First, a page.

Lee Duffield

Edited by Lee Duffield
Freedom and Truth

Ekka woodchop excitement draws in crowds

thumbWoodchopping at the Brisbane Ekka sees competitors from the country spending a week in the ‘big smoke’, with city crowds watching and cheering on this most rural of sports.

The crowd in the stands is mixed. The Ekka’s traditional patrons – the gentlemen in tweed jackets and ties with RNA badges and their wives in long tweed skirts and sensible stockings – mingle with families from the city.  Even small groups of unaccompanied teenagers show an interest in a sport where the risk of serious injury is genuine.

Spectator Ray Lawrence, a Brisbane greenkeeper, was in the stands giving his young son his first taste of woodchopping.

“I’ve only really seen it at the Ekka, but I love it,” he said.

“I come and watch it every year. You start to appreciate the finesse and technique of it.”

Risky business

During the 12-inch log underhand chop semi-final, a competitor paused on his block and pulled up the toe of shoe to reveal it had been cut completely through.

He stepped off the block and stood leaning on his axe until the event was completed.

The spreading red stain on his white Dunlop Volley shoe belied his nonplussed look. Eventually he sat down and was attended to by six St John’s ambulance volunteers before being whisked away on a medi-cab.

Archie Beutel, an axeman from Crows Nest, says his fellow competitor would not have too bothered about the accident.

“He wouldn’t have even felt it mate, these axes are razor sharp,” Mr Beutel said.

“It got him right across the bottom of the foot but it was only a few millimetres deep.”

Mr Beutel competes in all the woodchopping the events at the Ekka: the underhand, the standing block, the tree climb and the crosscut saw.

“Blokes train all year for this – this is the big one,” he said.

“All the Royal shows are big. Sydney’s the biggest in Australia, the champion cutters from here all go down for that.”

Tree climb

Crowd numbers fluctuate as the day passes. Most spectators stay for one or two events then move on to the rest of the show.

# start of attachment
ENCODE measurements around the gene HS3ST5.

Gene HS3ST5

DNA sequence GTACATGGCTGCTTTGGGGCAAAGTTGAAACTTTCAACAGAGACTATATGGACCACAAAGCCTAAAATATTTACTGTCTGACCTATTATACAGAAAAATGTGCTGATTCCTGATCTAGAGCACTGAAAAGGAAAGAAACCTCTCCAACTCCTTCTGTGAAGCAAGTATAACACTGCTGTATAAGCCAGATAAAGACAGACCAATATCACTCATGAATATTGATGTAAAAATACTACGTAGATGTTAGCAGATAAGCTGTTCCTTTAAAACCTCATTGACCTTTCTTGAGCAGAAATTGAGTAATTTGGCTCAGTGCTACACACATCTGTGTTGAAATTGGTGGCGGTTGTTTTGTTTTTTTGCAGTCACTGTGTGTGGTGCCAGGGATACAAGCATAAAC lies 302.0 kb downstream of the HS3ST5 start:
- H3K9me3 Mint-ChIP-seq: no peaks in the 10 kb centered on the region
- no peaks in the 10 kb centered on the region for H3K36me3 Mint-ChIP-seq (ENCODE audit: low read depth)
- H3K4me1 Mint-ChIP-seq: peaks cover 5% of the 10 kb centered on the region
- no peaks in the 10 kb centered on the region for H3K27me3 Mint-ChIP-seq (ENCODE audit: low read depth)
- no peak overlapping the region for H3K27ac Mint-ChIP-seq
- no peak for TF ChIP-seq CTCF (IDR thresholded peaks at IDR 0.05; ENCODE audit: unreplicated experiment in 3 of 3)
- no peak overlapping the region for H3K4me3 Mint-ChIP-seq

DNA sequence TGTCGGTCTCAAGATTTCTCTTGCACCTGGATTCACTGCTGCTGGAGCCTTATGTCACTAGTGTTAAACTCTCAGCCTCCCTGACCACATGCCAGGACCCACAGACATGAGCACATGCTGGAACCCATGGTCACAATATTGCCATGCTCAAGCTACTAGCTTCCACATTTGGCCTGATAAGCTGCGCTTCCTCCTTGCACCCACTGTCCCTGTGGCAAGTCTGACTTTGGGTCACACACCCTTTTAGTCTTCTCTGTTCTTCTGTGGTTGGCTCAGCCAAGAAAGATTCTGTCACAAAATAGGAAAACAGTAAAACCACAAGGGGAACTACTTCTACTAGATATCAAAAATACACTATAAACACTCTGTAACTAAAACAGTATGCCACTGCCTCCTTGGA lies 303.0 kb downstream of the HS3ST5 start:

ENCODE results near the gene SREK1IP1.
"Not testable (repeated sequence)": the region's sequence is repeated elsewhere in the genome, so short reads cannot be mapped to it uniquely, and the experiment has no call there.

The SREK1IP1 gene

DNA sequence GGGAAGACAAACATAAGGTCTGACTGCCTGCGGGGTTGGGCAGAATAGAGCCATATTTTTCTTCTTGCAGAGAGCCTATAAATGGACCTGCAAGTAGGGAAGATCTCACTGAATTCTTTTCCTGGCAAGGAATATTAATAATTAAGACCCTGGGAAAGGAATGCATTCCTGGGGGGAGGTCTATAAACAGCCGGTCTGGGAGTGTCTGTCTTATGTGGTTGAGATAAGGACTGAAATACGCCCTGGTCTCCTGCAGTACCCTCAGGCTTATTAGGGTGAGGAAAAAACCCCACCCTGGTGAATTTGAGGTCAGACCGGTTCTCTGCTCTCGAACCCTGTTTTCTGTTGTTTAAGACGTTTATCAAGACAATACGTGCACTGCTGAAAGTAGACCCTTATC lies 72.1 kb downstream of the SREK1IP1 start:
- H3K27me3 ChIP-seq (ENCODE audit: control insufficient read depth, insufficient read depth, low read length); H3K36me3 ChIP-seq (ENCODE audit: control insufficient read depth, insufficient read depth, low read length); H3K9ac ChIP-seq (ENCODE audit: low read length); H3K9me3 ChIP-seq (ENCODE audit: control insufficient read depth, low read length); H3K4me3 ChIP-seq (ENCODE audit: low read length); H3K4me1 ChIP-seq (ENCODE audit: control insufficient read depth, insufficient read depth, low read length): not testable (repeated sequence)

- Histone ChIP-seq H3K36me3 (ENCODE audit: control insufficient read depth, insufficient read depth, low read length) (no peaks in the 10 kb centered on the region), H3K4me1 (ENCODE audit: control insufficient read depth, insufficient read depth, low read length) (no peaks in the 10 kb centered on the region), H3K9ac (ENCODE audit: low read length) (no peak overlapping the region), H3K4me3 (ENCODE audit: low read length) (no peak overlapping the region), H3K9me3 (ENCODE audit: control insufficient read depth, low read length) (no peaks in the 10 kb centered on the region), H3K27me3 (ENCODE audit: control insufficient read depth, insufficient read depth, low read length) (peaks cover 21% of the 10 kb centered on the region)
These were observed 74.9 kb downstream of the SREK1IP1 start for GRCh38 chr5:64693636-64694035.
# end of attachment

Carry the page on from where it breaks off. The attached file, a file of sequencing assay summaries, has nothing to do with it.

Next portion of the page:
Mr Beutel says the tree climb is the most popular event.

“These stands’ll be packed for that, for the crowd the tree is the biggest event,” he said.

Mr Lawrence says he was looking forward to the tree climb.

“The tree’s my favourite, we always come and watch that,” Mr Lawrence said.

‘Luck of the draw’

Mr Beutel nominated Rodney Dingle as the man to watch in the 12-inch standing block semi.

When Mr Dingle failed to complete his chop and stepped off the block, Mr Beutel said it was probably because of the log.

“There was a knot or some sort of hard bit in there – it wouldn’t cut clean so he walked away from it,” he said.


“All the logs are cut from the same tree, numbered and then drawn out.

“The block you end up with is luck of the draw.”


Mrs Val Dingle, from Mt Perry in Central Queensland, is Rodney Dingle’s aunt. She was one of the many relatives who sat in the stands watching the men compete.

“My husband Arthur chops, all three of his brothers did and the boys do too,” she said.

“Arthur’s brother Don passed away this year. He was getting ready to chop, standing at his block at a show when he went.”

Arthur Dingle said his brother Don chopped at the Ekka for more than 50 years.

“Everyone knew him,” he said.

The handicap system of starting used in woodchopping allows choppers to compete late into life.

The younger competitors are interacting with and competing against men sometimes more than twice their age.

So do the Dingles enjoy their annual pilgrimage to stay in Brisbane for a week’s ‘chopping’?

“I’ll be pleased to get home again,” Mr Dingle said with a wink.